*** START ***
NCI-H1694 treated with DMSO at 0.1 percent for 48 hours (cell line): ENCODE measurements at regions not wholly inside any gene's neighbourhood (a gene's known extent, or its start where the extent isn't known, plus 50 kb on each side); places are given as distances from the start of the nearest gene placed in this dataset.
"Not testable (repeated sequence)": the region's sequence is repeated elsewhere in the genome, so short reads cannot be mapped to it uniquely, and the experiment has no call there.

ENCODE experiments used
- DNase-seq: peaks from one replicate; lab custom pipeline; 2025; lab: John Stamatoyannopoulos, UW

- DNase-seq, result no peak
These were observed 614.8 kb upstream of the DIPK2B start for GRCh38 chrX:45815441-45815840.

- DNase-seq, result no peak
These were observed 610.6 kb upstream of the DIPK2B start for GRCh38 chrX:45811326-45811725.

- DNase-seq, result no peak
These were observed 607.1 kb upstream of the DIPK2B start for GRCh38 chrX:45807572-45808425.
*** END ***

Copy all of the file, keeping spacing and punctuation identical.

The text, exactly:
NCI-H1694 treated with DMSO at 0.1 percent for 48 hours (cell line): ENCODE measurements at regions not wholly inside any gene's neighbourhood (a gene's known extent, or its start where the extent isn't known, plus 50 kb on each side); places are given as distances from the start of the nearest gene placed in this dataset.
"Not testable (repeated sequence)": the region's sequence is repeated elsewhere in the genome, so short reads cannot be mapped to it uniquely, and the experiment has no call there.

ENCODE experiments used
- DNase-seq: peaks from one replicate; lab custom pipeline; 2025; lab: John Stamatoyannopoulos, UW

- DNase-seq, result no peak
These were observed 614.8 kb upstream of the DIPK2B start for GRCh38 chrX:45815441-45815840.

- DNase-seq, result no peak
These were observed 610.6 kb upstream of the DIPK2B start for GRCh38 chrX:45811326-45811725.

- DNase-seq, result no peak
These were observed 607.1 kb upstream of the DIPK2B start for GRCh38 chrX:45807572-45808425.